You might think “Okay, but normally they’re in front of your face, especially in VR” and you’d be right. Normally, they are—but if my time with Windows MR is anything to go by, problematic situations crop up more often than you think.
In Google Earth VR, for instance, holding your left controller up to your chin triggers Street View. On Windows MR, since your chin isn’t in the narrow tracking zone, that action has a habit of not triggering properly, or breaking prematurely as soon as you move your head to look around. In Job Simulator, throwing objects is at best an approximation of movement as the system tries to estimate your direction and angle. In Kingspray Graffiti, putting my non-spraying hand at my side was enough to cause it to glitch.
My left hand was behind my back when I took this Kingspray screenshot, but you wouldn’t know it from the glitched-out floating hand that materialized in front of me.
And more active games are worse. Audioshield has you blocking incoming projectiles from both left and right, often in the periphery of your vision. With Windows MR, I found the controllers consistently lost sync with my actual hand placement, making the game all but impossible to play accurately. Bow-and-arrow games like Holopoint or Skyrim’s bows are also a challenge, and swinging stuff around in Gorn felt haphazard and sloppy.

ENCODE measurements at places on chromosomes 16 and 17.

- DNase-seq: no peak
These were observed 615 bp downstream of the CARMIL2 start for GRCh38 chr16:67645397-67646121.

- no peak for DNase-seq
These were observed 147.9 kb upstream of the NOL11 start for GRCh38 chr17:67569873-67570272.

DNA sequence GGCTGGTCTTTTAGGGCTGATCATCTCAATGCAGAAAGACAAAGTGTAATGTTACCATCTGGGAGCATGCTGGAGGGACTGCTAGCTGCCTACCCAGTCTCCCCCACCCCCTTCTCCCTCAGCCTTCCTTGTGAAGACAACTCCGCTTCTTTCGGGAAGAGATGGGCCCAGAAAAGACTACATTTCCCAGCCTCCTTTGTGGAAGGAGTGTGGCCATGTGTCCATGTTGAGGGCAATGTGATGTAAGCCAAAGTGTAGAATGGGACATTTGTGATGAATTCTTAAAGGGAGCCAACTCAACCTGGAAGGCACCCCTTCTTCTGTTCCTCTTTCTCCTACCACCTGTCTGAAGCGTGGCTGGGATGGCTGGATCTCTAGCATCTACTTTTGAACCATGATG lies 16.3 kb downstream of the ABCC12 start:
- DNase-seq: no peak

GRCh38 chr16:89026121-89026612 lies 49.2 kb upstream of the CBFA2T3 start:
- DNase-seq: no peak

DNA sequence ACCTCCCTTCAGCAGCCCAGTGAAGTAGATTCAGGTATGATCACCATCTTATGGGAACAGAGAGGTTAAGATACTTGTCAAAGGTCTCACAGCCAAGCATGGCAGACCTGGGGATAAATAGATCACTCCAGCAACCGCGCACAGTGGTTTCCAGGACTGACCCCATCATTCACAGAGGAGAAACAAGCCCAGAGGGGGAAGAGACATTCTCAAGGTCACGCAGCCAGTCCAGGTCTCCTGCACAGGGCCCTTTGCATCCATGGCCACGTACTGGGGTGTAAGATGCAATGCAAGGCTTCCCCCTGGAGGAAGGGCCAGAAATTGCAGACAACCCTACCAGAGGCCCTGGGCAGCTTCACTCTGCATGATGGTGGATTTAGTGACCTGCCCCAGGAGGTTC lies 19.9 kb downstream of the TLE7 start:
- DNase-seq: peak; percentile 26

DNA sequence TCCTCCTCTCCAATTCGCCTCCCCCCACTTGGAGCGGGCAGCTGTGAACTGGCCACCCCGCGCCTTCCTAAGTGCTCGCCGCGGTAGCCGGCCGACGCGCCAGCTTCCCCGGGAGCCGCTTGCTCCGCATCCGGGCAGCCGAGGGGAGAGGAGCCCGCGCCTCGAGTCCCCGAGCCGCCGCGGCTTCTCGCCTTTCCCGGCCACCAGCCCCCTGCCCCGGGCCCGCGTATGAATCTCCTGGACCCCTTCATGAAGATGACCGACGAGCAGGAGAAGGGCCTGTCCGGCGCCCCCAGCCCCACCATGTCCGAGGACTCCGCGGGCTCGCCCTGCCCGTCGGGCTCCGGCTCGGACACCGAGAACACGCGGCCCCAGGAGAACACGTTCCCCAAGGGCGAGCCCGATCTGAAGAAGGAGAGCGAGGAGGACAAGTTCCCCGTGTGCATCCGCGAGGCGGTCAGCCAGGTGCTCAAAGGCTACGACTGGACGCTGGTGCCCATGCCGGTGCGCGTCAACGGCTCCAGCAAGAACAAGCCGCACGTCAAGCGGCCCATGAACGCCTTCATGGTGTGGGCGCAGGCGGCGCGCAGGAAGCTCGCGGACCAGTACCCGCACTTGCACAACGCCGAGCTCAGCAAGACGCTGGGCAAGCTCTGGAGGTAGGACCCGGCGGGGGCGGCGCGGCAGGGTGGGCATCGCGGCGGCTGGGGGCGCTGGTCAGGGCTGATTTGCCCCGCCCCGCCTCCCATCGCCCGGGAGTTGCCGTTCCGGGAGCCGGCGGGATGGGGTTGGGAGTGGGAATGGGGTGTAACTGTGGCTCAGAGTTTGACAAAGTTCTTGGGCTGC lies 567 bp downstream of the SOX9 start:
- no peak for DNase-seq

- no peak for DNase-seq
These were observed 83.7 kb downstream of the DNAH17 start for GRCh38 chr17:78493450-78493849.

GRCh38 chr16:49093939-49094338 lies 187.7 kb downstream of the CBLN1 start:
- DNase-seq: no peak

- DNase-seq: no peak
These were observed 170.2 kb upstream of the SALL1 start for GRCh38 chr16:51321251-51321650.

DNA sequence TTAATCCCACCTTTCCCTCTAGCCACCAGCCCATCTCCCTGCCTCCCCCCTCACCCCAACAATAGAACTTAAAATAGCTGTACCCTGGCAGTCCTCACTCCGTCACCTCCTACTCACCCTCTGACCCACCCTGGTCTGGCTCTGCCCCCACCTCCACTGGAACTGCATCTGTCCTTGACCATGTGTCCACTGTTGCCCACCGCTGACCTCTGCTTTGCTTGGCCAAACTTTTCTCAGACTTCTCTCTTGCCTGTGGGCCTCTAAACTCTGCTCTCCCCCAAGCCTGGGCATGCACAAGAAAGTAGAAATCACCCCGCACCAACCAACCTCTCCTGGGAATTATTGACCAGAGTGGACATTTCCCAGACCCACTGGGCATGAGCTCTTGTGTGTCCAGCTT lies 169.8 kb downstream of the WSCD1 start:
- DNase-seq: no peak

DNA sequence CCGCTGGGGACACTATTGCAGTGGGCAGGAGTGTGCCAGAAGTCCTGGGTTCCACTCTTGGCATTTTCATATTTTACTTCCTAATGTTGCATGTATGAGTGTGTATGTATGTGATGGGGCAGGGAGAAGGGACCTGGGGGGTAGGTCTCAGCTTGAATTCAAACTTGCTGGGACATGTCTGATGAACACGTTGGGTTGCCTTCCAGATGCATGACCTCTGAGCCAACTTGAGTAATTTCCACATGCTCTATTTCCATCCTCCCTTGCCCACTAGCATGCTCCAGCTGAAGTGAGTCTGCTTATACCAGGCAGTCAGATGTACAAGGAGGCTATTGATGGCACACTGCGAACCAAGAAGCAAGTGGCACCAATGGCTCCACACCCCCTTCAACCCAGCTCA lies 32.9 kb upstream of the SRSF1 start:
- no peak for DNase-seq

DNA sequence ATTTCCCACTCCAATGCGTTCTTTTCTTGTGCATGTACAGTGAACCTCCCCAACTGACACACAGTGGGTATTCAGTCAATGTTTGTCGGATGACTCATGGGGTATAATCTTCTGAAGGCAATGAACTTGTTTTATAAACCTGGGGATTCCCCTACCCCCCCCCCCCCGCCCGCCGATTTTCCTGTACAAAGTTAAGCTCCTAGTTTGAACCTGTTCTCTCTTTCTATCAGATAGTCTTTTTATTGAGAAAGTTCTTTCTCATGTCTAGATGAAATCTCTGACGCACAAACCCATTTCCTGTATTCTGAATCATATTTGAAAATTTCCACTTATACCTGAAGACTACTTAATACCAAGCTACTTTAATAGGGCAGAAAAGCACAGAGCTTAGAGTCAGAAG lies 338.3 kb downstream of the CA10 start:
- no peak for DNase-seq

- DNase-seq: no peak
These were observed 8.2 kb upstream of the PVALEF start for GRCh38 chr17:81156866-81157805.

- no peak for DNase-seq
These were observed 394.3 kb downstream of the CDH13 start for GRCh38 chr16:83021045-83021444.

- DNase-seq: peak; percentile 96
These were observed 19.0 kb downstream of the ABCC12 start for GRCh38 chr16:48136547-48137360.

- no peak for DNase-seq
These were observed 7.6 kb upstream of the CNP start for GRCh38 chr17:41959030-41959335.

Not to say Oculus and HTC don’t have their own tracking issues. Oculus’s cameras have a narrow tracking cone too, and I regularly have problems using the Touch controllers near the ceiling or down towards my floor. It’s also possible to occlude both Vive base stations too, albeit much harder.
With Windows MR it’s constant, though. Even simple, everyday actions can cause problems, like keeping one hand down at your waist while you use the other to click through menus—maybe 10 percent of the time, the controller at your waist will suddenly materialize in front of your eyes, as if your hand had spontaneously teleported three feet upwards.